night, saying: "Holy, Holy, Holy, Lord God Almighty, He Who Was and He
Who Is and He Who Is to come (ho ēn kai ho ōn kai ho erchomenos)."
Thus, this passage of Revelation expands the exegetic non-literal
translation in the Septuagint of the full Name of God in Ex 3:14, "Ego
eimi ho ōn" = "I Am He Who Is", including the three meanings of the
Hebrew imperfect form. (Tetragrammaton originally יהיה (yihayah)
(3PersMascSing 'exist, be') and subsequently the nominal form (יהוה)
(the Being)?, Johannes, February 03 2018).
The Jewish encyclopedia refers to the divine also as having the sense of ''to live''.
In appearance, Yhwh is the third person singular imperfect "ḳal" of
the verb ("to be"), meaning, therefore, "He is," or "He will be," or,
perhaps, "He lives," the root idea of the word being,probably, "to
blow," "to breathe," and hence, "to live." (NAMES OF GOD. By:
Executive Committee of the Editorial Board., J. F. McLaughlin, Judah
David Eisenstein, 1906).
Based on this knowledge, we interpret the life in himself of the Father refers to his divine name in Exodus 3:14 (LXX).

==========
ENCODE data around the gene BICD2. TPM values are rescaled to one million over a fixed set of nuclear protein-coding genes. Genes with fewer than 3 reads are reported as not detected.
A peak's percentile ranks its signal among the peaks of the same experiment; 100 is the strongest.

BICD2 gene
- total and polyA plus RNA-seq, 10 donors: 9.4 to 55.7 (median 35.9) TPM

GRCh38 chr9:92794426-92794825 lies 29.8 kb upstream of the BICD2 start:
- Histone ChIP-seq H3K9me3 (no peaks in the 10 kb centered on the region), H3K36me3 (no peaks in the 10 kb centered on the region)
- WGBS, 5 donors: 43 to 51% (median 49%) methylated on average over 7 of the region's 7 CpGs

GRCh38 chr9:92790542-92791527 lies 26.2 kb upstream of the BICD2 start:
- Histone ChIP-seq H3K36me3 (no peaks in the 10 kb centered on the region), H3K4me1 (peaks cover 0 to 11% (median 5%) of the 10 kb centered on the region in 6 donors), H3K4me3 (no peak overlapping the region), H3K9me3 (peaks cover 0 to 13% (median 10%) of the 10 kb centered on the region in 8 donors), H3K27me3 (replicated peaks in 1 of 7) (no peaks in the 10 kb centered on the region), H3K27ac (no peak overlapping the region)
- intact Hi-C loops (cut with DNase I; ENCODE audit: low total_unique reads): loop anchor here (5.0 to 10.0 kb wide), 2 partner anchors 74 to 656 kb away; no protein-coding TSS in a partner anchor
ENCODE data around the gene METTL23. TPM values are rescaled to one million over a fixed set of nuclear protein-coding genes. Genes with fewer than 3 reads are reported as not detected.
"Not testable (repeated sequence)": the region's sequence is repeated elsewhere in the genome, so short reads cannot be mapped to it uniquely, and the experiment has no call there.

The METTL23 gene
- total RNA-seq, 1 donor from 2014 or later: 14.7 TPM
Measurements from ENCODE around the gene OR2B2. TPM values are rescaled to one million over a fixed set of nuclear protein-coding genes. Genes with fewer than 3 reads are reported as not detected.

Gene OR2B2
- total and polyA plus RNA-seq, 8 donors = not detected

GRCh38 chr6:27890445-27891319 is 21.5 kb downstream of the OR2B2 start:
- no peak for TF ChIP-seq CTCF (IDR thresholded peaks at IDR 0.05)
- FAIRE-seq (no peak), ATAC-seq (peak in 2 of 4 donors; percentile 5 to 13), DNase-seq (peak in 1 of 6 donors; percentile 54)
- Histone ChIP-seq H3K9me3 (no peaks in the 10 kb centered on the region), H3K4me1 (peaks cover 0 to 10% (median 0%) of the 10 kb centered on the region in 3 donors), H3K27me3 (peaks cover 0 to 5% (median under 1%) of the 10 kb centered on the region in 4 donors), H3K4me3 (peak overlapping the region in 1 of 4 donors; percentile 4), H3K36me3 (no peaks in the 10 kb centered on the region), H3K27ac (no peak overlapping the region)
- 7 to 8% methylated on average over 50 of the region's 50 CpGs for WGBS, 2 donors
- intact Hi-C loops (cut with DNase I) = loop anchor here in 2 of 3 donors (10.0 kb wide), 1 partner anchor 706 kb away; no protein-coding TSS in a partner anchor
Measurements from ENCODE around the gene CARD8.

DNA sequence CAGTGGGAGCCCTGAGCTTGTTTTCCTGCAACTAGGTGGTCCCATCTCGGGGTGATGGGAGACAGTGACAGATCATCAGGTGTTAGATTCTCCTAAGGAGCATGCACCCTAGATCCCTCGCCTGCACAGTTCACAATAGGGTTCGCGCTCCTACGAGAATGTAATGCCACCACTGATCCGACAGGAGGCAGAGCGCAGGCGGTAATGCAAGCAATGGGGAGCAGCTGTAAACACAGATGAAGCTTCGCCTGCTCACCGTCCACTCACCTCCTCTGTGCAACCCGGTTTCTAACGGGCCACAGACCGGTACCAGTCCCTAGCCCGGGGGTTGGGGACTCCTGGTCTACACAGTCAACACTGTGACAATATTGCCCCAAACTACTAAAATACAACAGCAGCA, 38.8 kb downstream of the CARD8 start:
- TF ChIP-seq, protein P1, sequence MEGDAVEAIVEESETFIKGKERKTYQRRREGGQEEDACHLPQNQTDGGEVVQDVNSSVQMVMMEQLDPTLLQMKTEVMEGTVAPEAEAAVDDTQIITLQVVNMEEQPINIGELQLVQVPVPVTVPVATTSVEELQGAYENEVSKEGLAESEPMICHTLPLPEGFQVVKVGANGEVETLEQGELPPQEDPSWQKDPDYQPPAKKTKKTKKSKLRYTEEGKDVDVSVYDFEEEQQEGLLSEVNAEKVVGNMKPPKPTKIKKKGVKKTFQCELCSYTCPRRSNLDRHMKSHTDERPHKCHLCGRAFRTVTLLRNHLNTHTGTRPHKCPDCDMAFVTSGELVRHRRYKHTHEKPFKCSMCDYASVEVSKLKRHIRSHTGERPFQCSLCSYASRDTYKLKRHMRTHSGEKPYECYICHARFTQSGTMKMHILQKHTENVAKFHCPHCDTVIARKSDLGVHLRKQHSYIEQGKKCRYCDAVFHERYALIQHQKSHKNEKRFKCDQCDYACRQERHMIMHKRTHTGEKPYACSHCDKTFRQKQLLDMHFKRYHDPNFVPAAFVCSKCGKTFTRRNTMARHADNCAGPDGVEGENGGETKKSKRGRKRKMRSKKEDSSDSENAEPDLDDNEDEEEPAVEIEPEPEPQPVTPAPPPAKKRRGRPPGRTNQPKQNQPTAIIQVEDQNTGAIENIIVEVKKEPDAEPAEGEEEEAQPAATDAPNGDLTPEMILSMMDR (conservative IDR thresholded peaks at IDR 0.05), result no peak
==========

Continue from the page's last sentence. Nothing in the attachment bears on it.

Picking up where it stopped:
John 5:26 New Revised Standard Version (NRSV) 26 For just as the
Father has life in himself, so he has granted the Son also to have
life in himself;
John 5:26 NA27 ὥσπερ γὰρ ὁ πατὴρ ἔχει ζωὴν ἐν ἑαυτῷ, οὕτως καὶ τῷ
υἱῷ ἔδωκεν ζωὴν ἔχειν ἐν ἑαυτῷ·
Further support for this was the way the gospel of John explicitly spoke of attaining eternal life via the Name of the Lord which forms an inclusio in the gospel.
John 1:12-13 New Revised Standard Version (NRSV) 12 But to all who
received him, who believed in his name, he gave power to become
children of God, 13 who were born, not of blood or of the will of the
flesh or of the will of man, but of God.
John 20:31 New Revised Standard Version (NRSV) 31 But these are
written so that you may come to believe[a] that Jesus is the Messiah,
the Son of God, and that through believing you may have life in his
In John 10:18, Jesus said that he has authority to ‘’take/receive’’ to receive life after he died.
John 10:18 New Revised Standard Version (NRSV) 18 No one takes it from
me, but I lay it down of my own accord. I have power to lay it down,
and I have power to take it up again. I have received this command
from my Father.”
If that's the case, how does this dead man have any authority, while dead, to receive life? This make any sense because death in the New Testament teaches that death was a separation of the spirit of man and the body that decays and dies (1 Cor 2:11, 2 Cor 4:16). Jesus the Messiah, the Only One who was ''God-bodily'' (Greek: theotetos somatikos, Colossians 2:9) will raise us from the dead by his own power, as Philippians 3:20-21 said. As to how exactly that would occur/happen.